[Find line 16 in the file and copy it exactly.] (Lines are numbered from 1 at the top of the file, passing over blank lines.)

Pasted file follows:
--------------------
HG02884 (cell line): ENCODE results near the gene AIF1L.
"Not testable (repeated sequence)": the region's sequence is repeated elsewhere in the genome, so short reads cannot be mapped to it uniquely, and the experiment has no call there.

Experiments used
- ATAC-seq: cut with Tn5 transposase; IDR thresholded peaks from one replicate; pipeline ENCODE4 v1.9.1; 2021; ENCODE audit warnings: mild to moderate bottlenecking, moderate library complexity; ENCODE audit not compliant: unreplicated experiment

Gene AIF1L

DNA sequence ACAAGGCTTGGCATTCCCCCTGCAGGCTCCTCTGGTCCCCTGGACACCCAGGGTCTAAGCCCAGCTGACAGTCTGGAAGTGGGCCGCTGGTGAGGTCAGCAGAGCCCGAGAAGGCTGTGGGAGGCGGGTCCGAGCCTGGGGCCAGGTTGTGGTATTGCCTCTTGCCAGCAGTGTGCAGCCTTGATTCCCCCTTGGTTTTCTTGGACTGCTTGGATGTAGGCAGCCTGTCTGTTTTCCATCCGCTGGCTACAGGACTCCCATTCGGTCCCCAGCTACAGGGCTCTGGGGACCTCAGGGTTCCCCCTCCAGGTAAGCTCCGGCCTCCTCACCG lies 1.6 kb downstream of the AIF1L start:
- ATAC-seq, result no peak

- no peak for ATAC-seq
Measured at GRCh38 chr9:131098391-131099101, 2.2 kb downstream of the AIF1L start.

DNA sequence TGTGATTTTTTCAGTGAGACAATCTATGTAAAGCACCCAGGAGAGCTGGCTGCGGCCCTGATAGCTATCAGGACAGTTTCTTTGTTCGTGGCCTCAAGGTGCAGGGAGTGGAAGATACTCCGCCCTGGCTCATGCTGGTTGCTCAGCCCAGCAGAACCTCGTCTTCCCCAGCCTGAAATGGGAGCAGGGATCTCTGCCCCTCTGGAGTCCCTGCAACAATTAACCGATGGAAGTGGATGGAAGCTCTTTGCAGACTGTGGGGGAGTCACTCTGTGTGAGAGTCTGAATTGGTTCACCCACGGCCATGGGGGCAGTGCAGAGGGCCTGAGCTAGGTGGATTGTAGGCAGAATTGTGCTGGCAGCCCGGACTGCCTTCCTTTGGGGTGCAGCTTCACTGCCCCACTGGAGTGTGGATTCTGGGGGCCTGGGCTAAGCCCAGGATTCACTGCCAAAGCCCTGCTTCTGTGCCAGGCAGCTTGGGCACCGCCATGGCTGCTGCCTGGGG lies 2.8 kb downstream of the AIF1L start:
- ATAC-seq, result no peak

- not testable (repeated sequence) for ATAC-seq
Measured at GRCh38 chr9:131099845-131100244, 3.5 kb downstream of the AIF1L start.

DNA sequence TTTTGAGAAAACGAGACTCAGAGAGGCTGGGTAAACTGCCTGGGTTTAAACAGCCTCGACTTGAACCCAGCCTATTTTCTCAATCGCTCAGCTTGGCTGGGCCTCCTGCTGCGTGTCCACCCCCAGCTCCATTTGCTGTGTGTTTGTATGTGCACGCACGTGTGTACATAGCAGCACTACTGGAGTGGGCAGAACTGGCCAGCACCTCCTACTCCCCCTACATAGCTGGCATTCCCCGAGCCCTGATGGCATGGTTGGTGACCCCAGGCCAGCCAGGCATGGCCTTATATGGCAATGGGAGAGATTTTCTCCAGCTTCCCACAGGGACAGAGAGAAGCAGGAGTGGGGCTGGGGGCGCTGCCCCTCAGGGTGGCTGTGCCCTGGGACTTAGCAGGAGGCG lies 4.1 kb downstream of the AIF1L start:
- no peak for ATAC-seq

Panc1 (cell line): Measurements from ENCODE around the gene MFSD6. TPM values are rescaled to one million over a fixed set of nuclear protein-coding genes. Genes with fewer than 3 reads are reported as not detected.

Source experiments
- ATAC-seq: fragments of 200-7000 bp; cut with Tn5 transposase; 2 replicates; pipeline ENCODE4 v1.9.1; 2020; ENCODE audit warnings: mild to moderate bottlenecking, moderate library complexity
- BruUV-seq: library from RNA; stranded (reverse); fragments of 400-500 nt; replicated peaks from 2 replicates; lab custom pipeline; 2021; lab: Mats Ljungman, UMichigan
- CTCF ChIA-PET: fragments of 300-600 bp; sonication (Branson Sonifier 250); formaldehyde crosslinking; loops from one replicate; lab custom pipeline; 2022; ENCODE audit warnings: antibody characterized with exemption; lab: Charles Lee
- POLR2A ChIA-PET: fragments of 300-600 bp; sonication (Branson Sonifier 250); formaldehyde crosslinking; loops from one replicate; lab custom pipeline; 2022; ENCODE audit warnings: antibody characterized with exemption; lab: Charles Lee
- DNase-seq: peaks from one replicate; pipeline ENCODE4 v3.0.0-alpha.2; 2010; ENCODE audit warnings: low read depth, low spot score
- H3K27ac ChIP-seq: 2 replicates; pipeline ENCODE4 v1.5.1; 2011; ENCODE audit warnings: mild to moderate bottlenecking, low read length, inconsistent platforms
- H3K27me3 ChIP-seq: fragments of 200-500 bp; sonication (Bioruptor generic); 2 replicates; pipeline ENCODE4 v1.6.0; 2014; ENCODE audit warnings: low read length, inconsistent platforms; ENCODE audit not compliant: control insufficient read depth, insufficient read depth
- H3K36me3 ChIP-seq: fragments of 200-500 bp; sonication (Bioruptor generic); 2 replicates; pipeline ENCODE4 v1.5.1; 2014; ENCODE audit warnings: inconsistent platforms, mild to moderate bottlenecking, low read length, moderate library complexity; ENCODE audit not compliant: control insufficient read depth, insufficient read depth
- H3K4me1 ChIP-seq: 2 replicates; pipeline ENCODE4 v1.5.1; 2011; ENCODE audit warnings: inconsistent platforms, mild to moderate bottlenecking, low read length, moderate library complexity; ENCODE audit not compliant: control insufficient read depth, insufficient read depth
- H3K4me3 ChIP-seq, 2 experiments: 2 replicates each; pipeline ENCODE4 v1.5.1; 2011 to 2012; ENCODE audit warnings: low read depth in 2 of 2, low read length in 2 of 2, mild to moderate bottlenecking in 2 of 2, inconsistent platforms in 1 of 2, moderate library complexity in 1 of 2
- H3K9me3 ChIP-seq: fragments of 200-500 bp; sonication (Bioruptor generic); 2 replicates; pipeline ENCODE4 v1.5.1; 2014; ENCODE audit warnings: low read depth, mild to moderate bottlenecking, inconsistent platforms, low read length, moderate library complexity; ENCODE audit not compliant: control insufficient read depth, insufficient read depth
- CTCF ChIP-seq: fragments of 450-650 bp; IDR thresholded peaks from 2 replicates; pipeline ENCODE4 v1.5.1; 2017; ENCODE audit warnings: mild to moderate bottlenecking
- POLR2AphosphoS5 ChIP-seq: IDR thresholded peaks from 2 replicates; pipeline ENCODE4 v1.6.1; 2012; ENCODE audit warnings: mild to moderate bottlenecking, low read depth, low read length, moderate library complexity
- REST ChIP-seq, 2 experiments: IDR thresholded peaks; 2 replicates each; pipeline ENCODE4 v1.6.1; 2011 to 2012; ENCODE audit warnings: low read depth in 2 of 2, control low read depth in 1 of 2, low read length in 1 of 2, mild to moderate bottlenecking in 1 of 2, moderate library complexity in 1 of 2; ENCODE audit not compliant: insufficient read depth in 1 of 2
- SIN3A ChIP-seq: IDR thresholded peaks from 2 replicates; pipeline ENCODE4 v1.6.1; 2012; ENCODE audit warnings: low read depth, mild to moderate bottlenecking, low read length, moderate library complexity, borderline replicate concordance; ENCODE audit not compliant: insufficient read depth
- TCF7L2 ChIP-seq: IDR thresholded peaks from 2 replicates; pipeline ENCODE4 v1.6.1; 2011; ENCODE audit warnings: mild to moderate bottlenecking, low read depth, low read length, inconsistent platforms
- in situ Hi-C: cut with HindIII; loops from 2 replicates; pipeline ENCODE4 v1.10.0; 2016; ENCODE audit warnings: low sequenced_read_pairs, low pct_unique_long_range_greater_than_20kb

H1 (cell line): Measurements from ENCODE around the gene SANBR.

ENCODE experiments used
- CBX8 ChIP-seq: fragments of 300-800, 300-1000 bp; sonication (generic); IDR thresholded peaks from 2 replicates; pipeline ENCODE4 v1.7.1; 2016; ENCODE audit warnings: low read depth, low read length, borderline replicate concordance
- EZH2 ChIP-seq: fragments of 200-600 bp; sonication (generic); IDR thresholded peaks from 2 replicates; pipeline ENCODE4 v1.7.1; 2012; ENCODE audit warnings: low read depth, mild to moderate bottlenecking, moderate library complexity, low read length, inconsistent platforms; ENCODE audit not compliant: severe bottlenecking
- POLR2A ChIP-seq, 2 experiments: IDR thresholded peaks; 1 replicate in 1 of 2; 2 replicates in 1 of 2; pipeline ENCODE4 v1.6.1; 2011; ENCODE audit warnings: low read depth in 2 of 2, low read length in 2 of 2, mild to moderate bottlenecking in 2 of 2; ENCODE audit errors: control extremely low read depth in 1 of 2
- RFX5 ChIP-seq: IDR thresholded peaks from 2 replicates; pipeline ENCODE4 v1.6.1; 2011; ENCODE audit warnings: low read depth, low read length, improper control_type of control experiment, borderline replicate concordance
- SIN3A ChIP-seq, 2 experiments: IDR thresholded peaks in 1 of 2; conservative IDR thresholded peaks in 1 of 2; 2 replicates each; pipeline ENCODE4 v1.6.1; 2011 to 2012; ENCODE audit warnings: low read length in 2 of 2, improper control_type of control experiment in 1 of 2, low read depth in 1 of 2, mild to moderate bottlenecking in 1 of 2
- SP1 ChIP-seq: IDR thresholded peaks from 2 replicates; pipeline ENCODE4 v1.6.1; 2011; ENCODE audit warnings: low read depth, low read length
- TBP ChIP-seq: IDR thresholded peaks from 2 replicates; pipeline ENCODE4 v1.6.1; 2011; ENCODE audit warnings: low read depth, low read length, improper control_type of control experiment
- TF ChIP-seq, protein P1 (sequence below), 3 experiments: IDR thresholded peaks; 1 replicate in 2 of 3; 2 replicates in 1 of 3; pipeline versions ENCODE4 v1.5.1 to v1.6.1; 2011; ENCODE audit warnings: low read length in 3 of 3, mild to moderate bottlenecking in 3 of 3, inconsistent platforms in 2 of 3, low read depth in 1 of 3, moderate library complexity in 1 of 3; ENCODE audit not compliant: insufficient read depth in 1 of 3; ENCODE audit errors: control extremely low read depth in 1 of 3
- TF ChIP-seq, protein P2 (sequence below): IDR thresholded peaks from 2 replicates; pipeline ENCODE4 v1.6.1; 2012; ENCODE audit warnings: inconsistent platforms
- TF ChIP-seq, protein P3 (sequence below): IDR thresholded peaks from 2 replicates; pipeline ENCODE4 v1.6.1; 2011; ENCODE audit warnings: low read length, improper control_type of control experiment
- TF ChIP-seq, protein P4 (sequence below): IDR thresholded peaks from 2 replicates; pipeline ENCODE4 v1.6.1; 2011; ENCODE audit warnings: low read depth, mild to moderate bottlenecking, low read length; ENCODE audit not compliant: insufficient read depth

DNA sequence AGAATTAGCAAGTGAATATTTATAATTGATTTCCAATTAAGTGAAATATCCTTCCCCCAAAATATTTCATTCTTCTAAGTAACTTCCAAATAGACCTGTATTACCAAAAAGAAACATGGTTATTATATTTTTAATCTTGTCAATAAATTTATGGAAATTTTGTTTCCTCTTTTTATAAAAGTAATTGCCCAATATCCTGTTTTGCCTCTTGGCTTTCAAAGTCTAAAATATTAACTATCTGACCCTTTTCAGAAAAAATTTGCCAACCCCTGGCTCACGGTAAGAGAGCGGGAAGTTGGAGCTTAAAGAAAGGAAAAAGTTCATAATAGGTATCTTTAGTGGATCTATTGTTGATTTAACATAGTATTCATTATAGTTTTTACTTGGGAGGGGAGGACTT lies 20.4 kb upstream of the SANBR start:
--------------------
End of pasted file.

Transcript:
Panc1 (cell line): Measurements from ENCODE around the gene MFSD6. TPM values are rescaled to one million over a fixed set of nuclear protein-coding genes. Genes with fewer than 3 reads are reported as not detected.